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CIT Computer Training Adds 21 Classes

CIT's Computer Training Program is offering 21 new courses and seminars for the spring term (January-May), expanding the curriculum to 119 subjects, all available at no cost to NIH employees.

Keep up with the evolution of personal computers in Windows 2000 Preview, a brief, detailed presentation by a Microsoft technical representative who will discuss changes that LAN administrators can make in preparation for this successor to both Windows 95 and Windows NT. Desktop users can get a demonstration of the product suite's new tools and collaborative features in Overview of Office 2000.

Changes are also slated for Macintosh machines and systems, reflected in two seminars by Joe Gannon, Overview of Macintosh 8.5 Operating System, designed for both support staff and end users, and Advanced Macintosh Techniques, for anyone wanting to delve into topics such as diagnostic utilities, handling error messages, and hard drive setups.

An entirely new category, telecommunications, opens with two classes to help technical staff and administrators understand when to choose ISDN lines, call directors, individual phone lines and network connections to maximize performance and cost effectiveness. These are Choosing Telephone Services at NIH and Reaching Central Services with NIH Telecommunication Facilities.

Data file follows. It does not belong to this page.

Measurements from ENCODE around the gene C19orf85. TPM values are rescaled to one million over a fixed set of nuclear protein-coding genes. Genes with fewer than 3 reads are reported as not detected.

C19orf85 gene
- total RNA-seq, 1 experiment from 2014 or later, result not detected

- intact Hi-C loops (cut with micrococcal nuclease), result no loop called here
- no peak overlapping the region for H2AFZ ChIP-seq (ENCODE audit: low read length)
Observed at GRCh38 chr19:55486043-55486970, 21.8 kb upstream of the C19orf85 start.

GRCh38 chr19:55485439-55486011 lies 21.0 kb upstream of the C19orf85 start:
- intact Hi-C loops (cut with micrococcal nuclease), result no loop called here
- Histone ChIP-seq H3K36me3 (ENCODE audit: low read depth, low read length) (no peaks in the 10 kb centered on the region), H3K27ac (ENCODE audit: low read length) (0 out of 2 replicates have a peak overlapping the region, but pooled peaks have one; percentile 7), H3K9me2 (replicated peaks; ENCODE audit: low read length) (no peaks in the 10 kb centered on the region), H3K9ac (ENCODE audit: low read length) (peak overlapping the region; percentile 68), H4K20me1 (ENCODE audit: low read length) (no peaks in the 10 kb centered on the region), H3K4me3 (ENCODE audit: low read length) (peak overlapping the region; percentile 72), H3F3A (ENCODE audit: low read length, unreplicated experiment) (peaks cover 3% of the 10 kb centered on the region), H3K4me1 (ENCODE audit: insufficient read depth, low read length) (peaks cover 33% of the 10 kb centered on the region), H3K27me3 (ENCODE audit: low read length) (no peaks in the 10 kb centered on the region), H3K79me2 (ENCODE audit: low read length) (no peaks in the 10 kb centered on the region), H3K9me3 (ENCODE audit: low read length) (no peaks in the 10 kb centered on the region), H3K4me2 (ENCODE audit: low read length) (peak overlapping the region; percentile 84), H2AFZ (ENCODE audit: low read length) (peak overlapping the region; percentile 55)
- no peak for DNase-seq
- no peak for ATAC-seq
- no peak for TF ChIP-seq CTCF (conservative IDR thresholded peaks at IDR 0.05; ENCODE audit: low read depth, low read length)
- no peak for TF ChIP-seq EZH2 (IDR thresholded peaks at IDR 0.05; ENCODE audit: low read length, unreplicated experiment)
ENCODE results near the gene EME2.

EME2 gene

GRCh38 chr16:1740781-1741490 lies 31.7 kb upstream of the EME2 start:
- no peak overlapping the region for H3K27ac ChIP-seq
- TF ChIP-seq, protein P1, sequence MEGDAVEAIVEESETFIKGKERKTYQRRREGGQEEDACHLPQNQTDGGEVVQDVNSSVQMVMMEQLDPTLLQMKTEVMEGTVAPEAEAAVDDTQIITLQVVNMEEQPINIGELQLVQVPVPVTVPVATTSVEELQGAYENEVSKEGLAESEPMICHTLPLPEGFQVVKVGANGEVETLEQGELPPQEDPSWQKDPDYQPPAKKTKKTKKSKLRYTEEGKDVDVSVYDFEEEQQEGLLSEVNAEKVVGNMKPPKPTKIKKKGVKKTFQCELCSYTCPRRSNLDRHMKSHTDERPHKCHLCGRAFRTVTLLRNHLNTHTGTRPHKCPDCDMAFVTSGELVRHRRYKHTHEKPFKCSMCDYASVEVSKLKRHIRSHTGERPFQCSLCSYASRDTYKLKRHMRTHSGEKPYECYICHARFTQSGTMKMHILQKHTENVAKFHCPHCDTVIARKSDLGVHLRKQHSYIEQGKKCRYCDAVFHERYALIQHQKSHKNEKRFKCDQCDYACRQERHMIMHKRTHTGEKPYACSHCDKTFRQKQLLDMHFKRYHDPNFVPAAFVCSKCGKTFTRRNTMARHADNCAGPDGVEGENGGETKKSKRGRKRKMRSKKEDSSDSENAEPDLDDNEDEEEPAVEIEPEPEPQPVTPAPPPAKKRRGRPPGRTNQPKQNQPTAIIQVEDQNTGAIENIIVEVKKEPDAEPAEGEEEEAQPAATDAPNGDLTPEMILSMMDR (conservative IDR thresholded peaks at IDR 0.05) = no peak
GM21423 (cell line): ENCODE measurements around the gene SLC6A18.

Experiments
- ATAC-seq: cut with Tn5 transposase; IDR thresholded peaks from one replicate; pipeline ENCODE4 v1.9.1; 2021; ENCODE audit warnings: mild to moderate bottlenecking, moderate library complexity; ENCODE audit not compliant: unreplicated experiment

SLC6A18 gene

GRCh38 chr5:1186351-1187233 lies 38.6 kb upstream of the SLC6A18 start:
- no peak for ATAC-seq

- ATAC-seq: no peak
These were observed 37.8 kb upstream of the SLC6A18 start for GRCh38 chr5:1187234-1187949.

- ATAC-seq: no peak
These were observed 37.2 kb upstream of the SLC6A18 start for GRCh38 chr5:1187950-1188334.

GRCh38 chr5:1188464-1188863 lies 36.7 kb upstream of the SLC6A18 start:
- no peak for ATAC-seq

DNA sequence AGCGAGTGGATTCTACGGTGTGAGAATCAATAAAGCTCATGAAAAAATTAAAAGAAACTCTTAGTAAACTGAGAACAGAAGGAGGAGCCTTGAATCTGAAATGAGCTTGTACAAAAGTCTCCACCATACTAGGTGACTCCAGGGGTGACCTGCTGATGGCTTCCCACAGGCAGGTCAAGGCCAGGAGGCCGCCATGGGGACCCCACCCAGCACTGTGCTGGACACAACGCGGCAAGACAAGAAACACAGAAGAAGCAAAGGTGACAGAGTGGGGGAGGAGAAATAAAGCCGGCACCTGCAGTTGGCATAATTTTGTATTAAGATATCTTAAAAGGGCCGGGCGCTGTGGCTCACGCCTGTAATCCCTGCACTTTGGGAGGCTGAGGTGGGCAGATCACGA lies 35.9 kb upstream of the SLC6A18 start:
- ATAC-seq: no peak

Five new LAN management courses describe network problem resolution and tools for managing networks and diagnosing problems. Internet Connectivity and Problem Resolution at NIH explains how to find the source of a problem on a LAN or larger network. Using Network Sniffers at NIH and NetScout Manager demonstrate the use of these tools. Introduction to TCP/IP covers the set of communication protocols used on networks, IP address classes, subnet masking, and the new Ipv6. Finally, the technical LAN coordinators are opening their series of presentations to everyone interested in LAN support issues and technologies.

Scientists with needs appropriate for parallel programming will be interested in the new 3-day course on programming Galaxy, NIH's SGI Origin 2000 parallel computer.

New seminars focusing on accountability and planning issues are Developing IT Performance Measures and Systems Security Planning and Critical Infrastructure Protection.

As always, courses and seminars are available to all NIH employees and other registered users of CIT systems. Full information on spring classes is published in a brochure, NIH Computer Training, available in Bldg. 12A, Rm. 1011. For details about the program and classes or to register, call 594-3278. Students may also register online at or by submitting the brochure's printed form via fax or mail.

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